River Mill in Eaton Socon
The village is mentioned as “Eaton” in the Domesday Book commissioned by William the Conqueror and completed in 1086, when the manor belonged to Eudo Dapfier. There were 55 households in the village comprising 38 villagers, 7 smallholders, 8 slaves and 2 freemen. 12 plough teams, 400 pigs and two mills are recorded on the site at that time.
In that time land in the UK was divided into Hundreds which is an area based loosely on a measure of land of 100 Hides. The unit of a Hide comes from the the Anglo-Saxon word for family and one hide was enough land to support a family thought to be about 30 acres. The Hundreds were collected into groups to form a Shire. The administrative centre for Eaton Socon was Barford and a court was held there roughly monthly (the Barford Hundred Court) to arbitrate over disputes and generally run the area. In the 13th century the Eaton village became a “Soke”, which meant it was independent of this local Hundred Court at Barford. In time, “Soke” became “Socon”.
The Mill as you see it today was built in 1847 and was operated by the Jordan and Addington families who milled animal feed here. Having merged with Ryvita, the Jordon name continues to be associated with cereals today as a brand of museli and also cereal bars as part of Associated British Foods. The mill ended its working life in the 1950’s when all the equipment was removed and after being used for a raft of different purposes for a number of years fell into decay and disrepair.
In the 1970’s it was restored and converted into a public house with the millers house next door used variously as the marina office, a chandlery and tea shop. In the early 2000’s the house was restored to a residential home and the marina removed from the lower mill pond. The current owners bought the site in 2007. The old Rivermill Tavern closed after Christmas in 2015 and after a much needed major refurbishment the new River Mill public house and restaurant was opened in March 2016.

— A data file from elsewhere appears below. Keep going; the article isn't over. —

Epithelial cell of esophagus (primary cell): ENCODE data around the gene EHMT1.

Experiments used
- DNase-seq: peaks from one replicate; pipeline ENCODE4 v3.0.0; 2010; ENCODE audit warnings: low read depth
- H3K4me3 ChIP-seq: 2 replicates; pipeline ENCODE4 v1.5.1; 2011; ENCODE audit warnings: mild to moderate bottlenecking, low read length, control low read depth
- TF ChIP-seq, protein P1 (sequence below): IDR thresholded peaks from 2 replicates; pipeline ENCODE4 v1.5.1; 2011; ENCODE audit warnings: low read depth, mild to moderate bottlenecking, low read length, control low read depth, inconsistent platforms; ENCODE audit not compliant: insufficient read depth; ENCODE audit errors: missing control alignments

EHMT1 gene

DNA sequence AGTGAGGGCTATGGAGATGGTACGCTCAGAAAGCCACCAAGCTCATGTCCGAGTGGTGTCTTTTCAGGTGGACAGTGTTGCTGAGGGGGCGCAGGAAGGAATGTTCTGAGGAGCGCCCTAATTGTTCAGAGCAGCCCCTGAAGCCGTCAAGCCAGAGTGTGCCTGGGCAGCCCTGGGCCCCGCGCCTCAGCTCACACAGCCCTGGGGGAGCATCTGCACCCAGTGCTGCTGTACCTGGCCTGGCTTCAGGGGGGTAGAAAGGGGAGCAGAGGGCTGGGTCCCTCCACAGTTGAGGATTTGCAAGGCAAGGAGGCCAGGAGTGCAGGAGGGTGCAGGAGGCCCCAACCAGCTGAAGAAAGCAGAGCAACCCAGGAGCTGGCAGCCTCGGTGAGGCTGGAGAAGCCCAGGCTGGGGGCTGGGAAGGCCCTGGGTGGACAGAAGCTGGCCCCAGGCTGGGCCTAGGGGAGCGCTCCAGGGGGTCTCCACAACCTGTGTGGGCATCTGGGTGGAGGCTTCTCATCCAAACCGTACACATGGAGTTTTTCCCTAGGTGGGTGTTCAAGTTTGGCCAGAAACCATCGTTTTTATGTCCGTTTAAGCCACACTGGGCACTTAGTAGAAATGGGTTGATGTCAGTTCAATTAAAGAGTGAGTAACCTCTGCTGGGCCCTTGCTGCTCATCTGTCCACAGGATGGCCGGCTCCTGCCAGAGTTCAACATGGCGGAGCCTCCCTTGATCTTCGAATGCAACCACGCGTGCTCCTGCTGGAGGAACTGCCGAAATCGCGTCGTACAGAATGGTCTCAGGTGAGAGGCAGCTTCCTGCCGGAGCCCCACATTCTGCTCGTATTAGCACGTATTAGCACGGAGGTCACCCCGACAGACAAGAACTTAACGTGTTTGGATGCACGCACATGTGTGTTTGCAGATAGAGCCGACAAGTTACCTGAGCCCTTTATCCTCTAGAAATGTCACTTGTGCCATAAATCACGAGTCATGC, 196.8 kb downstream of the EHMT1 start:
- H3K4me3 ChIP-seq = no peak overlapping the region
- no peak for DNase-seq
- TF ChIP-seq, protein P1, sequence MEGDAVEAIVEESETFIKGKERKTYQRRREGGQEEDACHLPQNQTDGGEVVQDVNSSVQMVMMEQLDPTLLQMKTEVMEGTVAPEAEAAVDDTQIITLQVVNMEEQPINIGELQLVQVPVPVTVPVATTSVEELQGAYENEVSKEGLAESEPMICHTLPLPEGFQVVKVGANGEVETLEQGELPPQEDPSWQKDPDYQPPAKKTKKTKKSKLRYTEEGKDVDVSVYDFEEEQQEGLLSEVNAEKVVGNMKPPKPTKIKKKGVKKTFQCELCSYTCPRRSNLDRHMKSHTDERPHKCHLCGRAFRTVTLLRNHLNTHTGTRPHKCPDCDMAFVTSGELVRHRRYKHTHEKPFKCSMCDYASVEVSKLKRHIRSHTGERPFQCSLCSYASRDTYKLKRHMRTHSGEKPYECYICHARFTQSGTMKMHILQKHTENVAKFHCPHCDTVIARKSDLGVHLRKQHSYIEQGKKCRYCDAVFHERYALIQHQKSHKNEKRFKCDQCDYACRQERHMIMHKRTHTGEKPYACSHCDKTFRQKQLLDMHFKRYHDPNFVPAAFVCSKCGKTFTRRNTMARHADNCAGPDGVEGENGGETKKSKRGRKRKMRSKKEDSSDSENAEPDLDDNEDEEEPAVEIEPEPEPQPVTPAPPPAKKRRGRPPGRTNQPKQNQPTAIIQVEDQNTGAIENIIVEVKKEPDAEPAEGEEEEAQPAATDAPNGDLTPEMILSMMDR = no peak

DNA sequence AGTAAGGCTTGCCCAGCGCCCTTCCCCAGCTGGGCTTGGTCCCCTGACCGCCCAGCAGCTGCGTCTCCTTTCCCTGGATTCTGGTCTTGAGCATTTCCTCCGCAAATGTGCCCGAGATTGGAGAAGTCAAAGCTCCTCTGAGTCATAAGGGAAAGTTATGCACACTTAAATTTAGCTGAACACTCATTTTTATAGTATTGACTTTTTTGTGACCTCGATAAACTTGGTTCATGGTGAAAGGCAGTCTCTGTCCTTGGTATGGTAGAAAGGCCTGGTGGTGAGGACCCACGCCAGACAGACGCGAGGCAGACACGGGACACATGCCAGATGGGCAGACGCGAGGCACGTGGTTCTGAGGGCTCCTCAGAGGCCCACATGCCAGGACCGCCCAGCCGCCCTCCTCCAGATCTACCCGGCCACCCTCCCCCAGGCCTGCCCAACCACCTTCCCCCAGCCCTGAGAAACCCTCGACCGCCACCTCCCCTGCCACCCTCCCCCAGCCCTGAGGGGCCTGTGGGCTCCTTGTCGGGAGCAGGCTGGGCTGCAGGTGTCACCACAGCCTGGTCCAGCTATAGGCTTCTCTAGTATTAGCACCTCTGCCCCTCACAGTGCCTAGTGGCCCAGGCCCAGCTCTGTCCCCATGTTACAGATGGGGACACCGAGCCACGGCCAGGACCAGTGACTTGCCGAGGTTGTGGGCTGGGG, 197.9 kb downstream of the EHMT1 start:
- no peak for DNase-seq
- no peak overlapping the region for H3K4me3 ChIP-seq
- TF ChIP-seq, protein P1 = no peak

Also in 1847
Brigham Young lead 148 Mormon pioneers into Salt Lake Valley where they established Salt Lake City
Samuel colt sold his first revolver pistol to the US Government
Thomas Edison inventor of the light bulb was born
Emily Bronte published Wuthering Heights
Charlotte Bronte published Jane Eyre
Bram Stoker creator of Dracula was born
Carlsberg beer was first brewed
Alexander Graham Bell was born
The composer Felix Mendelssohn died aged just 38
Events around the end of the 19th Century
James W Marshall found gold at Sutters Mill in California in January 1848 sparking the California Gold Rush.
The Great Exhibition took place with the famous Crystal Palace in Hyde Park in 1851 attended by 6 million visitors (around one third of the entire population of Britain at the time) including Queen Victoria and Prince Albert, Charles Darwin, Charles Dickens, Lewis Carroll and Alfred Tennyson. It founded the Victoria and Albert Museum, The Science Museum and the Natural History Museum.
The cities of Los Angeles and San Francisco were incorporated in 1850 and California became the 31st US state in September 1850.
The American civil war would begin in 1861 leading to the Emancipation Proclamation in 1863 end slavery in the US almost 30 years after Wilberforce had led the campaign to abolish slavery across the British Empire with the Act of 1833.
It would be another 32 years until 1879 before the first electric light bulb would be demonstrated.